Buddy is a good boy and a happy addition to his new family. Lucky for Buddy his owners are retired, so they get to spend lots of quality time together every day.
Buddy’s owners reached out to me initially because, at their age they wanted to get things right from the beginning and not have to backtrack.
When I started training Buddy he was a typical puppy. He loved watching the birds at the feeders and was doing great in the house as far as chewing and housebreaking, etc. But unfortunately one day his dad tried to take a screw out of his mouth, that Buddy had picked up off the shop floor, and nipped him.
So now not only did we have to teach Buddy to give things up willingly, but I also had to teach his dad that being too much of a softy isn’t always a good thing, especially when dealing with aggression.
I had so much fun training with this couple and Buddy. They are young minded seniors who wanted to take time out their busy schedules and enjoy having a dog again.
I’m happy to say, not only does Buddy walk well on a leash now, but most important, you can take anything out of his mouth without worrying about being bit, which is naturally a huge relief for his owners.
Marley’s owner contacted me because she was having housebreaking issues but also wanted to expose her to some training.
Upon my evaluation, it was obvious Marley was under-socialized, which is something I see a lot of. Unfortunately her owner didn’t seem as concerned. I tried to emphasis the importance of socialization at this young age, as the natural window of socialization had already closed, and the only thing to do now was to get Marley out to meet people and other dogs. However, week after week I was given excuses as to why her owner couldn’t/wouldn’t take her places.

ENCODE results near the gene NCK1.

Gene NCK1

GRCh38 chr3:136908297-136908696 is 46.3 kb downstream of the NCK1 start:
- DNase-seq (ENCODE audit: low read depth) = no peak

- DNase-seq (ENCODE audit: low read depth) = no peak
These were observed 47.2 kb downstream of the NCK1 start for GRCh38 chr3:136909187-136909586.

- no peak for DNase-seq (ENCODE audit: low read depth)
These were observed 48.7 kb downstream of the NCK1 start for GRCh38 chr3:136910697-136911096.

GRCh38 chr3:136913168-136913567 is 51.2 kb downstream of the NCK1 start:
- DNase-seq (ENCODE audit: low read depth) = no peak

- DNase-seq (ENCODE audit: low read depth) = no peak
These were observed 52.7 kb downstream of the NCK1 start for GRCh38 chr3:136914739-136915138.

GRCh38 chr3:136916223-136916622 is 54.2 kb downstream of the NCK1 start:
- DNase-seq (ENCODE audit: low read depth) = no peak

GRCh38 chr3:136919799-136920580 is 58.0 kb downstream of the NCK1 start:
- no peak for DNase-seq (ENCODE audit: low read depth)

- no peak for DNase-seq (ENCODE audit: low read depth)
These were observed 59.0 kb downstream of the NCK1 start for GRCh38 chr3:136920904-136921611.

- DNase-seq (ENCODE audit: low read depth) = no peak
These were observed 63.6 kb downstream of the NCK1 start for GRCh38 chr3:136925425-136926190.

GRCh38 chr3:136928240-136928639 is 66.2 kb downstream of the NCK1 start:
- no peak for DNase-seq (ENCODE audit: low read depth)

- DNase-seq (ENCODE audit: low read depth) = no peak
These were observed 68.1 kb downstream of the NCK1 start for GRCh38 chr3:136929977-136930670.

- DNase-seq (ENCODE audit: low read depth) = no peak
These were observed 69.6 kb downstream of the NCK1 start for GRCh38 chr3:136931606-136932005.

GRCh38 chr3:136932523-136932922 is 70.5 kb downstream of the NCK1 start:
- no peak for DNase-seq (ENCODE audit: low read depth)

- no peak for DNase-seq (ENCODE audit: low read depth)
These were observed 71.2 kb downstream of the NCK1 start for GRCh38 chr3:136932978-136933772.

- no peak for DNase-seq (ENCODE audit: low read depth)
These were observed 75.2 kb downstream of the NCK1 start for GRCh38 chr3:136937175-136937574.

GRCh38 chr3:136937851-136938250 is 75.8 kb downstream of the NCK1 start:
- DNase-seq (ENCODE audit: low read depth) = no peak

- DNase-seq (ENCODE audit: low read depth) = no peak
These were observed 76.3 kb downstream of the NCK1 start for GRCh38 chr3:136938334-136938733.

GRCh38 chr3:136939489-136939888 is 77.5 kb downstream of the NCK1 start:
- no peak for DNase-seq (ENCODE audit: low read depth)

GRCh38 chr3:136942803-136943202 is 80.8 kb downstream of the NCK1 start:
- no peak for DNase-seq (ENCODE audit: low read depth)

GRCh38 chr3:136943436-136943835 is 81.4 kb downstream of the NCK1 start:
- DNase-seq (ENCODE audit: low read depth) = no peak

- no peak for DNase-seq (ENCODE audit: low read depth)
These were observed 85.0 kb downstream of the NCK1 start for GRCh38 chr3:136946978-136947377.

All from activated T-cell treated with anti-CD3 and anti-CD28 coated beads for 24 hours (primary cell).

I am happy that Marley learned a lot through obedience, but I truly don’t understand the disconnect of small dogs and their owners’ lack of understanding that they need all the same things larger dogs need. If you don’t socialize with them, you are depriving them of their natural existence.
I was happy to meet Marley and hope her obedience training continues through practice. However, my biggest hope is that her owner will take my advice and realize that socializing her now is a lot easier than later.
Puppies will be puppies no matter your current age, which is what my clients remembered quickly after having their dog a short time and that they needed a little help this time around.
Theordore was just doing ordinary puppy things like having accidents in the house and a few other minor issues.
Given that this couple is older they wanted to have a trainer, because they felt, like with everything things change, including how to train your dog and they wanted someone that could show them. Things like you don’t put newspaper down anymore. Who ever thought that was a good idea?
Once these owners realized that they could manage a lot of Theordore’s misbehaviors through training, the more in control they felt, which made for a more relaxed home.